What is it like to be an epidemiologist?
Hi I'm Joan and I'm in 9th grade. I wanted to learn something about epidemiology. I heard about it in school and I wonder what it's really like to be an epidemiologist. We discussed in class how epidemiologists study the spread of disease. What is a typical day for an epidemiologist? Or if there is no typical day, then what are some of the normal things you have to do as an epidemiologist?
It would be really helpful for me if you could share your experience. I really appreciate the advice! Thank you!
Hello, I am not a computer generated answer or currently working as an epidemiologist, but I do have some knowledge of the subject as a former case manager and teacher of microbiology. A normal day for an epidemiologist truly depends on the field you study and if you are a local, state, or federal employee. There are some private firms you could work for but for the most part this specialization in science would be for the government. The positions available would require you to pass background, criminal, and security clearance so that is something to think about especially as you get older. As a epidemiologist you could work in disease surveillance for any variety of living organisms because if it lives it can become diseased and for the most part we do track it. On a local scale you would be reporting up to the state level and federal level. You would collect data from your population of interest, complete research on strains of microbes, look for factors of predisposition within the sample population, work with emergency responders and FEMA on controlling outbreaks of disease, and prepare detailed scientific research for publication and/or presentation. What you would do for any given day would be determined on the basis of what skill you need to utilize most at the given time. You would need to have the following attributes: able to communicate quickly and competently orally and in writing, have a high degree of scientific inquiry knowledge base, possess advanced mathematical prowess especially in statistics, understand life sciences relavent to the population you wish to serve, and be able to apply biochemical theory to name a few. Usually you will commit to having an advanced degree in medical, veterinary, or botany science related to your desired specialty. Please let me know if you have further questions and I will answer with the best of my ability. One way to get more information in a setting that may be able to assist you further would be to go down to your local health department and ask to speak to the person in charge of infectious disease surveillance.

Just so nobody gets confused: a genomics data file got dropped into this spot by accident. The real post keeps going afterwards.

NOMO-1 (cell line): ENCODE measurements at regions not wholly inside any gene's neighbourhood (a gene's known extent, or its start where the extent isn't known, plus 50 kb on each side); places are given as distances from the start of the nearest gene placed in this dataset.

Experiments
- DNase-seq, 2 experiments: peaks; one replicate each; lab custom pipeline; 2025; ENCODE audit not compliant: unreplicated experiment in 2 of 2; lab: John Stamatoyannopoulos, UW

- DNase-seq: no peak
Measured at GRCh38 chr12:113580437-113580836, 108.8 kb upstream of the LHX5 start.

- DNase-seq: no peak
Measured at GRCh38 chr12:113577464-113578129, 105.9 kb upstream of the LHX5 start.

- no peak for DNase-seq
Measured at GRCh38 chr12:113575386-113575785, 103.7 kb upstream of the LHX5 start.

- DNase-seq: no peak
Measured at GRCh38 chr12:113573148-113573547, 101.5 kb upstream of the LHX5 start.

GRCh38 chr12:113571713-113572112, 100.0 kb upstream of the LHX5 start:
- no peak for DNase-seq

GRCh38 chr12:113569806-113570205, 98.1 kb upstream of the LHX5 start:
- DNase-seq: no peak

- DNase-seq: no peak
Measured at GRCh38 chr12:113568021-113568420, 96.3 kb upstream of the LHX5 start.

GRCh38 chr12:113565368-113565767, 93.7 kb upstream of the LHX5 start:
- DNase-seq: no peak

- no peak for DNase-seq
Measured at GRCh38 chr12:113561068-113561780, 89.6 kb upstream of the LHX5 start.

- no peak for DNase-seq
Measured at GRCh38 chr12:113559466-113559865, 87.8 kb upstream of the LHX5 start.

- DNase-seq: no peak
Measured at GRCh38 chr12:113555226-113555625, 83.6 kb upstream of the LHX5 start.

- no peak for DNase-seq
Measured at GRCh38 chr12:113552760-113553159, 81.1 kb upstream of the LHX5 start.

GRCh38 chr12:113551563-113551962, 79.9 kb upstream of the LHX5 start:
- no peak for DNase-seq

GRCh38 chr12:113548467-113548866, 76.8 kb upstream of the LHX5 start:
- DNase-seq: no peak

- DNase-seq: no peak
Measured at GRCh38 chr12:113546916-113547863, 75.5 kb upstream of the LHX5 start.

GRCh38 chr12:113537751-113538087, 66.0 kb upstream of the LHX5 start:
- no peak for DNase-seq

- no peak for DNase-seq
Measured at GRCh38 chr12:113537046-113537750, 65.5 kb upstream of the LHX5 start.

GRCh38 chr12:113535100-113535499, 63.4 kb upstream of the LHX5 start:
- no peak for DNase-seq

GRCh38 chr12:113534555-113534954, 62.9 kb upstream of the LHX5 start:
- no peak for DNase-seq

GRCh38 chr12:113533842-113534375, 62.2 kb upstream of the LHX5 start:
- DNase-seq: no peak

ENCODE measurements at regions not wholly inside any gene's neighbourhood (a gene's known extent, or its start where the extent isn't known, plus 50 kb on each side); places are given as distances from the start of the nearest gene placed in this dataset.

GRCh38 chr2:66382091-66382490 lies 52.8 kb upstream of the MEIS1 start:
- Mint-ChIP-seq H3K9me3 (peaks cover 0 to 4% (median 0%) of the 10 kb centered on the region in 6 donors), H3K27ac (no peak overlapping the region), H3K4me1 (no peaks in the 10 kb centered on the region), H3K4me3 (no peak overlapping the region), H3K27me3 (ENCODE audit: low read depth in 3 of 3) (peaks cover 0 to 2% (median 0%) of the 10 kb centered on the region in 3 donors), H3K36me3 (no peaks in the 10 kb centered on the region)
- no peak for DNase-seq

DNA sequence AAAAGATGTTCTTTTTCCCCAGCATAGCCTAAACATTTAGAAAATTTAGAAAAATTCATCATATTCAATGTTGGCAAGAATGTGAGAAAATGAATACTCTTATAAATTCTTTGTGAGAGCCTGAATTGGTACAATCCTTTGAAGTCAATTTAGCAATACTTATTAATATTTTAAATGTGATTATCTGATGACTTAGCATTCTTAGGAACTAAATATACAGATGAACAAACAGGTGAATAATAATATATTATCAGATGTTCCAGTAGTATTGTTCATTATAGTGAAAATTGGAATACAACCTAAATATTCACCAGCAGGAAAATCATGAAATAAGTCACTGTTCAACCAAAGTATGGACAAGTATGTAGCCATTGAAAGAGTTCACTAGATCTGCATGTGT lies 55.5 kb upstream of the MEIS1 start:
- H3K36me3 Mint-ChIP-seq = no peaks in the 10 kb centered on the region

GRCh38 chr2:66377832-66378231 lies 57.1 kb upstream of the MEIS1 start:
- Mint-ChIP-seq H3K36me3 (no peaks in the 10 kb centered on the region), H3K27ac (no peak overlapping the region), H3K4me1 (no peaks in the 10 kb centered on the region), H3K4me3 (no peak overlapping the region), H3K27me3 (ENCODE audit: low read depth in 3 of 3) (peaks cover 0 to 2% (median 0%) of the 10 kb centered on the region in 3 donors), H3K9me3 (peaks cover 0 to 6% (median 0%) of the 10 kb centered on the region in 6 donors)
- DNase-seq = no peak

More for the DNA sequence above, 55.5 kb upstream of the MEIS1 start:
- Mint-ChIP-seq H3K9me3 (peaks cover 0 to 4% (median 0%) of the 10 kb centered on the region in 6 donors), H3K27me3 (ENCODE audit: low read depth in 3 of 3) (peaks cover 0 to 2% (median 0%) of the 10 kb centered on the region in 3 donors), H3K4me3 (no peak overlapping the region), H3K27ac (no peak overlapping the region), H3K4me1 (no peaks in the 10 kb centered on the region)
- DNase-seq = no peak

Allison's answer states the many roles and tasks of an epidemiologist very well. Hopefully you will find my answer helpful as well.I have done some masters courses in clinical epidemiology and did some work with clinical research epidemiologists prior to medical school.
An example I will give you is one task that I helped out with was find the rates of diabetes among children in a local area over the past 20 years. This involved a team of people in the epidemiology department which included epidemiology masters students, epidemiologist, research nurse, and two physicians. There is definitely lots of team work in epidemiology.